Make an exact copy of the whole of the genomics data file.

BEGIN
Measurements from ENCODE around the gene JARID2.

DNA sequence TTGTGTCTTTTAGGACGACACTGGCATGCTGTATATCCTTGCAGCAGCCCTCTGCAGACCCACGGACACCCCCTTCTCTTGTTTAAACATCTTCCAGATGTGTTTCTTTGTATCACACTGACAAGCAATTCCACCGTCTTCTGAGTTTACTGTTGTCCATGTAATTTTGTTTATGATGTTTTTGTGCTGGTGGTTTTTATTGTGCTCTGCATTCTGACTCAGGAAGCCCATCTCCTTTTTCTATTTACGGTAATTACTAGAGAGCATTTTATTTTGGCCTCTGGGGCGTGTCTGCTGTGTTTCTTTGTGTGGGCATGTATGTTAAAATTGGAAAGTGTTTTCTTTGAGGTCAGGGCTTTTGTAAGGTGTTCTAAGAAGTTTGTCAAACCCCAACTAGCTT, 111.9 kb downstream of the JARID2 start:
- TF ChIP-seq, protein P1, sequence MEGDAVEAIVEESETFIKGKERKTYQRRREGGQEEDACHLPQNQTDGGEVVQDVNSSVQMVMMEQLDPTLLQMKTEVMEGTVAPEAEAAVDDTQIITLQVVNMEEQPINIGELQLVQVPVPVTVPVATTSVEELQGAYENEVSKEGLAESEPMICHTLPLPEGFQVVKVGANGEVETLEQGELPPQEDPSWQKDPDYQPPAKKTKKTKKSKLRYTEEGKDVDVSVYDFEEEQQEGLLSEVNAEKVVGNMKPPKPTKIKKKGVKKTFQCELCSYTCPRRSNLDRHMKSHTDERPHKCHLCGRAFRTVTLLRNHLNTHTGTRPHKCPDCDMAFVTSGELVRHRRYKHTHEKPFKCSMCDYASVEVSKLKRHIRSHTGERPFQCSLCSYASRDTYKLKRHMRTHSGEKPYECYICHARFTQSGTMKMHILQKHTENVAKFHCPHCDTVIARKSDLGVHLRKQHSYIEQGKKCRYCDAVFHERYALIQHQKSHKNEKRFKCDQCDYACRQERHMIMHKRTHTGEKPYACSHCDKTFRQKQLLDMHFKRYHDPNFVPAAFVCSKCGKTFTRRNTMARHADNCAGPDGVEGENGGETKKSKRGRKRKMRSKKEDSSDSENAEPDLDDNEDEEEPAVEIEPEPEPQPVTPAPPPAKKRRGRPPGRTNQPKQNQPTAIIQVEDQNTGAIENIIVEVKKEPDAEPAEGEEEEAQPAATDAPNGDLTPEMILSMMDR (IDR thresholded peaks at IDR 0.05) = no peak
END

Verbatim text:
Measurements from ENCODE around the gene JARID2.

DNA sequence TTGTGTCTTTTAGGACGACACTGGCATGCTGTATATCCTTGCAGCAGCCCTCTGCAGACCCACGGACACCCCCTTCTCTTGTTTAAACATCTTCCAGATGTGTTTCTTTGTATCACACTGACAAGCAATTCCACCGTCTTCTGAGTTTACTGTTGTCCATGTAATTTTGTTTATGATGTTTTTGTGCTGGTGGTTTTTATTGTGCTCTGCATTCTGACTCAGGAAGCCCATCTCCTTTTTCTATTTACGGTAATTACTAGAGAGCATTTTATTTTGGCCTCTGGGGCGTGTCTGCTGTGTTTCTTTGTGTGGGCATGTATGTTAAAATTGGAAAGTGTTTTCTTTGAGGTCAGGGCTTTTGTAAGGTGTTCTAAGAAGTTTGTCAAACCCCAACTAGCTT, 111.9 kb downstream of the JARID2 start:
- TF ChIP-seq, protein P1, sequence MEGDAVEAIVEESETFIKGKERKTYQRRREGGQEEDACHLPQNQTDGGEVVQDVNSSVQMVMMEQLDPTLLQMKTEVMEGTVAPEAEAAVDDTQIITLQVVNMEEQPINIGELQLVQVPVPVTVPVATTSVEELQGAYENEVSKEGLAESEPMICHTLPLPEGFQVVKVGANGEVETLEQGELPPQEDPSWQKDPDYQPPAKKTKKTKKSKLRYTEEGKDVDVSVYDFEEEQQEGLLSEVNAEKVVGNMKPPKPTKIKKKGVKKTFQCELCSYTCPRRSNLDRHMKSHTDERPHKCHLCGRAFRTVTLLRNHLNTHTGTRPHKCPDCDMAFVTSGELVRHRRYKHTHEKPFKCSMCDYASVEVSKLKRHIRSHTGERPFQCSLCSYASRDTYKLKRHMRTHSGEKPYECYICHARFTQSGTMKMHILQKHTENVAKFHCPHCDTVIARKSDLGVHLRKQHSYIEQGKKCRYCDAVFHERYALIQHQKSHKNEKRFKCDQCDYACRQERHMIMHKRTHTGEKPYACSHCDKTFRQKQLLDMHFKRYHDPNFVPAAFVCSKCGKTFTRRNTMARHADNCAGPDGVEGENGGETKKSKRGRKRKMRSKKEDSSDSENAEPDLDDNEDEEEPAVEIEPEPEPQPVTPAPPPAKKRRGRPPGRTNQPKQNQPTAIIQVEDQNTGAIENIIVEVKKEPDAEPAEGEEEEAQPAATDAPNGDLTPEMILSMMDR (IDR thresholded peaks at IDR 0.05) = no peak